According to Arjen van Dijkhuizen, senior economist at ABN AMRO, the recent monetary easing steps in China are of a smaller scale than the measures taken during the global financial crisis and the episode of China wobbles in 2015-16.
“The PBOC has left its benchmark policy rate on hold this time, compared to a reduction by 216 bps in 2008-09 and 165 bps in 2014-16. The 350 bp reduction in RRRs for large banks in 2018-19 so far is similar to the 300 bp cuts in 2015-16, but we should add that these measures are partly needed to sterilise the liquidity drain stemming from smaller inflows through the capital account. Hence, these RRR cuts are needed to safeguard liquidity in the banking system and therefore cannot be purely seen as a stimulus measure. That said, the PBoC’s shift has caused a general easing of monetary and lending conditions.”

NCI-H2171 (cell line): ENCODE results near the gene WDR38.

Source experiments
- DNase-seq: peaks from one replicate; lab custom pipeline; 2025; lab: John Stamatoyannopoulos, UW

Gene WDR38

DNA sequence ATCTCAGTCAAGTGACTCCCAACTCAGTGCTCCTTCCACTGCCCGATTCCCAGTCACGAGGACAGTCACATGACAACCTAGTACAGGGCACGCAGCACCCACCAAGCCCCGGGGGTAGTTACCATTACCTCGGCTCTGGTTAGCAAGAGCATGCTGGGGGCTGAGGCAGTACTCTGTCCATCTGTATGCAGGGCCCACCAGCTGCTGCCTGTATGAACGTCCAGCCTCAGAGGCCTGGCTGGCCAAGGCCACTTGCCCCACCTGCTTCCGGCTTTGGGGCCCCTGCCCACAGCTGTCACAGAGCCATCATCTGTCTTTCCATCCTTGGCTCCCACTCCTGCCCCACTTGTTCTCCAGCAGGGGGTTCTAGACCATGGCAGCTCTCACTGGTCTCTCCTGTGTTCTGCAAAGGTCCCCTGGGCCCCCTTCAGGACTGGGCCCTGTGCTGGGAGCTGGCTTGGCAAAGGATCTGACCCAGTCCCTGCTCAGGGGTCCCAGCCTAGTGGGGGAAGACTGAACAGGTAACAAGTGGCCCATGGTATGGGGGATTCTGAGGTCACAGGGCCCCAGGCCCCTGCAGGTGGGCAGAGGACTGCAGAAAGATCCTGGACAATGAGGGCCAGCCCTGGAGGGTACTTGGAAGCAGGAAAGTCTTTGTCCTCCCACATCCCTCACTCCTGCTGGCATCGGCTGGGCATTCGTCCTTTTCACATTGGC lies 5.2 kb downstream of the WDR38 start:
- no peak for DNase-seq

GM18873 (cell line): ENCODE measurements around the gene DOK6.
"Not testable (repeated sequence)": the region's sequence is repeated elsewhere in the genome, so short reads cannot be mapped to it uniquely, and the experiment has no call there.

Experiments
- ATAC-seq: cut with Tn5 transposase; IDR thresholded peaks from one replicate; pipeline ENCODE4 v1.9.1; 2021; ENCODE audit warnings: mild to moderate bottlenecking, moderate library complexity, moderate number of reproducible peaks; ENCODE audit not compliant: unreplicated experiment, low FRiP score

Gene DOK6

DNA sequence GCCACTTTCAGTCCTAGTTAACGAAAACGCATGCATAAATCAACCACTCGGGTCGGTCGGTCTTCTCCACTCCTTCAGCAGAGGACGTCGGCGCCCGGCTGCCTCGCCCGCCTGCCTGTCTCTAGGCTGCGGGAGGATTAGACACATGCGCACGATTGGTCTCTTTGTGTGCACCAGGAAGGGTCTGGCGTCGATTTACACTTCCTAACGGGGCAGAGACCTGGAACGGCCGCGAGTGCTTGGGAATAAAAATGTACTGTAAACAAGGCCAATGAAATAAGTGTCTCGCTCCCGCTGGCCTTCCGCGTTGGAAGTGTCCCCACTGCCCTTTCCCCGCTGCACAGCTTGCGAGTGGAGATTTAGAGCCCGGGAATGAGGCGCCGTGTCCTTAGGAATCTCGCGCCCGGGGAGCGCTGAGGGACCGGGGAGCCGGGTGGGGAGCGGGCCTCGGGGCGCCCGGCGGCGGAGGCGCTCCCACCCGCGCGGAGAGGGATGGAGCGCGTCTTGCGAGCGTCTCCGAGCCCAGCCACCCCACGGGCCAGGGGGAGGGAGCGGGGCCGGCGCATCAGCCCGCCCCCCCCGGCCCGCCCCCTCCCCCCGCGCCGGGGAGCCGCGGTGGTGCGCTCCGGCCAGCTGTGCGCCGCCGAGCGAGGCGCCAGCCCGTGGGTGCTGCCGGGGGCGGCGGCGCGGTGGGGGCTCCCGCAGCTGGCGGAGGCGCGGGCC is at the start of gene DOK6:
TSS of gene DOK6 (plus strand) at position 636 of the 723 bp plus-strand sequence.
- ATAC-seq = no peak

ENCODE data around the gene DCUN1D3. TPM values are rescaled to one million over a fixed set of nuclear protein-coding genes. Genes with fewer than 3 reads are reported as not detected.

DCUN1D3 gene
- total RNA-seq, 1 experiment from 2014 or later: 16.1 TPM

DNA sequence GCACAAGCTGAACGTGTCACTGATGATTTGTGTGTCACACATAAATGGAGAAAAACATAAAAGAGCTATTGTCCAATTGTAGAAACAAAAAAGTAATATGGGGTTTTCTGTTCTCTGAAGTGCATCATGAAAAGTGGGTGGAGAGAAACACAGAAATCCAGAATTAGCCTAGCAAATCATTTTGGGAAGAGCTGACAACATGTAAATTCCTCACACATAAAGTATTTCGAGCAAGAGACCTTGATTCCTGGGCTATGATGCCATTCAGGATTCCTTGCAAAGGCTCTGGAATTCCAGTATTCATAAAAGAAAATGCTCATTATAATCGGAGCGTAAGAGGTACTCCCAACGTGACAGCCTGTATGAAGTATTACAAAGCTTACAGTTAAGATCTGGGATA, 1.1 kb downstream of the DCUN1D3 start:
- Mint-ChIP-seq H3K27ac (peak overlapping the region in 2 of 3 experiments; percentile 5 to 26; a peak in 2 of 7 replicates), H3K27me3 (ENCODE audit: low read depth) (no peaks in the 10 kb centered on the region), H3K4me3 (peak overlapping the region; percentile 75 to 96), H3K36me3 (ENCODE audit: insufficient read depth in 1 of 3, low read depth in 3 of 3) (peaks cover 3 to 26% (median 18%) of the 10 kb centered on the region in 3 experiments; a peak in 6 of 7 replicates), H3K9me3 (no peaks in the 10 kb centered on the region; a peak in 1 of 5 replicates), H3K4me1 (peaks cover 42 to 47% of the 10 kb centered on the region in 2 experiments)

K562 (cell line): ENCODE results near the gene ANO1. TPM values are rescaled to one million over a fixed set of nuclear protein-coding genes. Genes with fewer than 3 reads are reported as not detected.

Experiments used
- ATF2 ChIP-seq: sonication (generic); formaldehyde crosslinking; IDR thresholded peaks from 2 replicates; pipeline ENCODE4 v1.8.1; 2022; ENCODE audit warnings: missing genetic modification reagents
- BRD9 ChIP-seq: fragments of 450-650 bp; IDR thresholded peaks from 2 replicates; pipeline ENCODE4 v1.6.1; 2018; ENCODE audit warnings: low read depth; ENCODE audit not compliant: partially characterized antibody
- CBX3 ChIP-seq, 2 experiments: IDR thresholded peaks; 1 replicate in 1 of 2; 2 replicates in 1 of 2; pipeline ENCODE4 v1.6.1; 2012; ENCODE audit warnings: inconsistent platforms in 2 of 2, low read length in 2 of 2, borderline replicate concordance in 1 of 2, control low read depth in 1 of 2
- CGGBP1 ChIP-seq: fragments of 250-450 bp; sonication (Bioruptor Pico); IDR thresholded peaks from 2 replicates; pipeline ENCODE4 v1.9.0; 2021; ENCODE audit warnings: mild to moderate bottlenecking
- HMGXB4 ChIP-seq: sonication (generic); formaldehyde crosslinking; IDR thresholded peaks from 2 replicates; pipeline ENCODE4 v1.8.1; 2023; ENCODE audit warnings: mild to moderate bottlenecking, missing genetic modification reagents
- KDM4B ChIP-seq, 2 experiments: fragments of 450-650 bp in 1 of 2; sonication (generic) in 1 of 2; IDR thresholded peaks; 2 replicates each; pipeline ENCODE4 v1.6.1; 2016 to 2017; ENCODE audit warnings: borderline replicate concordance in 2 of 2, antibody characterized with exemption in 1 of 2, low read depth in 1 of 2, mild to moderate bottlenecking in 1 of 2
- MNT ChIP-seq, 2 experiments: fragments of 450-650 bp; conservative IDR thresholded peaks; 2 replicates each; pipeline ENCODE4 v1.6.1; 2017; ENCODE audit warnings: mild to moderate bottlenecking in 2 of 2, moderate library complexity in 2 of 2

“The 7-day interbank repo rate has fallen again since mid-2018 after a rise in 2016-17 (although the fall in interbank rates in 2015 was sharper). Last but not least, the PBoC also allowed a relatively sharp CNY depreciation versus USD last year (around 10% in April-October). That partly offset the impact of US import tariffs, although the depreciation was triggered by market forces. Meanwhile, CNY has stabilised in the autumn of 2018 and has regained a bit since the US-China truce agreed by Trump and Xi on 1 December.”
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